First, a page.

Doyle AlexanderMay 25, 2010
I didn’t think to look at the odometer of my rental car when I started on my east coast book tour a couple weeks ago, so I don’t know how many miles I travelled. A lot. I drove from Chicago to Pittsburgh, then from Pittsburgh to Brooklyn, then out to Huntington, Long Island, back to Brooklyn, up to Boston, then to northwestern Vermont, then central Vermont, then southern Vermont, central Vermont again, and then back to Chicago. My wife met me in Boston, so we shared the driving from that point on, and she was at the wheel of our regular car as we drove home from dropping off the rental car. We were both exhausted. A sedan spun out in front of us, the byproduct of a near-collision with a minivan. The sedan swerved onto a spit of land separating the highway from an off-ramp, a cyclone of dust kicking up. The car then swerved back into traffic, coming right at us.
A kind of complacency sets in while you travel all your miles. The monotony, hypnotic, lures you into believing that you’ll always be traveling this road. On the trip east, desperate to break up the boredom, I had listened to a speech on a religious radio station from ex-major leaguer Frank Pastore, who related how an injury to his pitching arm had led him to a religious conversion. Somehow this conversion ended up involving inflammatory anti-Semitic asides (during his speech he made sure to implicate “a Jewish tribunal” in the death of the central figure in his religion, exactly the kind of vitriol that catalyzed deadly pogroms for centuries leading up to the Holocaust). But I understand the need to search for some solid ground when the ground you thought was solid disintegrates. Later on in my long drive, I saw a bumper sticker that said, “You will meet God.” We all will live to see moments when the monotonous, comforting pattern of life suddenly gives way to a terrifying chaos. The defining quality of this chaos is that it will seem to have always been there, below the flimsy veil of everyday life.
The out-of-control car on the expressway came within a few feet of spearing us in the passenger side, where I was sitting. Somehow, it didn’t hit any cars at all, and as we drove on toward home the only aftermath was the sound of other cars honking to protest the disruption in the illusion that we will all go on forever. After a while, I told my wife I felt like Samuel Jackson’s character in Pulp Fiction after he’d lived through a hail of bullets. It was actually the crystallization of a grateful feeling that had been building throughout the trip. I’ll try to write some more about the trip throughout this week, but even before the near accident at the end, I had already begun to get the feeling, repeatedly, that my life was passing before my eyes. People from all parts of my past reappeared in front of me wherever I went: friends from my twenties and early thirties, friends from college, friends from high school, friends from junior high, even one of my elementary school teachers. Even a couple of real-life Cardboard Gods. The fast pace of the tour blurred this procession into one long joyful and also faintly melancholy farewell parade, like you see in movies when someone is breathing last breaths and seeing everything ever seen and loved one more time before going. This life is a short, sweet blessing. Things will change.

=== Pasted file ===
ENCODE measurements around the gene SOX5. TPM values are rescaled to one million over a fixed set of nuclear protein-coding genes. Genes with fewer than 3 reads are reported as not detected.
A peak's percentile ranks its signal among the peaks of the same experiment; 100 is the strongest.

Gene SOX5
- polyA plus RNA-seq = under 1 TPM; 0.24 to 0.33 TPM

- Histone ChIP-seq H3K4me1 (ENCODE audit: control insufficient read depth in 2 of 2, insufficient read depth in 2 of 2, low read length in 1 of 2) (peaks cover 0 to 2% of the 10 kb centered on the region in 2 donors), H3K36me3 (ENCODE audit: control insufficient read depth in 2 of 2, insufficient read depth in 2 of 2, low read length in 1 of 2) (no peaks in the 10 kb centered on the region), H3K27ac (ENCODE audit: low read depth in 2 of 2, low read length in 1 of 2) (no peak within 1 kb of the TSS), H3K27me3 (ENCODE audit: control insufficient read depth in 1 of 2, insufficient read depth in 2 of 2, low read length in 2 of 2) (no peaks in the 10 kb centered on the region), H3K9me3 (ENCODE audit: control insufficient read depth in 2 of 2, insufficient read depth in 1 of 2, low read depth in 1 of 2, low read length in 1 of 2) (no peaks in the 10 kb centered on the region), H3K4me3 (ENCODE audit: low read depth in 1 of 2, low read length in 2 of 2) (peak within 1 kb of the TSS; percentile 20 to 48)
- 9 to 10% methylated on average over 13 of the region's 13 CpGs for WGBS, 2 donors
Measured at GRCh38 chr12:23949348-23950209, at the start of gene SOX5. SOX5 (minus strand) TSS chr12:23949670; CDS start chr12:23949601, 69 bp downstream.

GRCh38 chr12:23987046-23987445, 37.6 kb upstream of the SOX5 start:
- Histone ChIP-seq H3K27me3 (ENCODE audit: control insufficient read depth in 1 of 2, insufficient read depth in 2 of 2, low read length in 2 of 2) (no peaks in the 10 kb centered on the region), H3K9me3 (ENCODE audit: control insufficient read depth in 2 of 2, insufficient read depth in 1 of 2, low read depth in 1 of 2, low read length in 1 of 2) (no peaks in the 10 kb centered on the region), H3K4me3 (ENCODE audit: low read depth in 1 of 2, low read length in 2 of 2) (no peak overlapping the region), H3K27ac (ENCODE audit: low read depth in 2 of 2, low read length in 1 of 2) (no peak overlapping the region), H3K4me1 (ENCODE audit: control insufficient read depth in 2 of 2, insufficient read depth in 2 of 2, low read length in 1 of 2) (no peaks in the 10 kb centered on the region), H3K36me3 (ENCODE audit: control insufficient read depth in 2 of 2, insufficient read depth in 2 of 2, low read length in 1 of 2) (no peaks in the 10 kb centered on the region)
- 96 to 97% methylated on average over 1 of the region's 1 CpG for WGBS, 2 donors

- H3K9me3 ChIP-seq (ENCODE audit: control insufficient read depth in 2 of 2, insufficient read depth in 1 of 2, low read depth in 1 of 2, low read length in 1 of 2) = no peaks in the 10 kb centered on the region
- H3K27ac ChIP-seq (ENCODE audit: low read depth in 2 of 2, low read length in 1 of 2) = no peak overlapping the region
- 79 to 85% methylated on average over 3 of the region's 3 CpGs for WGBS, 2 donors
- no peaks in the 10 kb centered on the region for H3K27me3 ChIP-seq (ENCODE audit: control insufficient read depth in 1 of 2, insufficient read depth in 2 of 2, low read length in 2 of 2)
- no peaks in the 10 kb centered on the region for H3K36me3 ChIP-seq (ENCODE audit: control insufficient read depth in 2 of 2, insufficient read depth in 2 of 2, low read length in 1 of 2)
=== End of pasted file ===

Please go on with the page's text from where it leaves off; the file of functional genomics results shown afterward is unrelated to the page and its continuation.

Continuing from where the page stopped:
Doyle Alexander surely began learning this lesson around the time of this singularly odd 1977 card, the only card I can remember seeing in which an attempt was made to doctor the cap and uniform of a player in the midst of an action shot of sorts. In all other cases that I know of, the practice of altering the cap and uniform to place a player on a team he’d moved to in the offseason was restricted to posed shots, which were certainly easier to manipulate into a new version of reality without creating as much of a profound sense of a figure being divorced from his environment as is shown here on Alexander’s card. I guess it’s the smudgy altered cap against the Rembrandtian darkness in the background at the top of the picture that goes the farthest in making Alexander into a flimsy provisional interloper in this mortal coil. Before the previous year, Alexander had played for several years with one team, the Orioles, but from that point on he became noted for being a well-traveled guy, often going (at least in my memory) from one team to the next during pennant pushes, his veteran steadiness called on to shore up fraying starting rotations. He became a traveler. It started around the time of this card, in which he seems easily removable, as if you could flick him loose from the picture with one fingernail, and then he’d flutter to the ground like a feather, still locked in his ambiguous open-mouthed pose.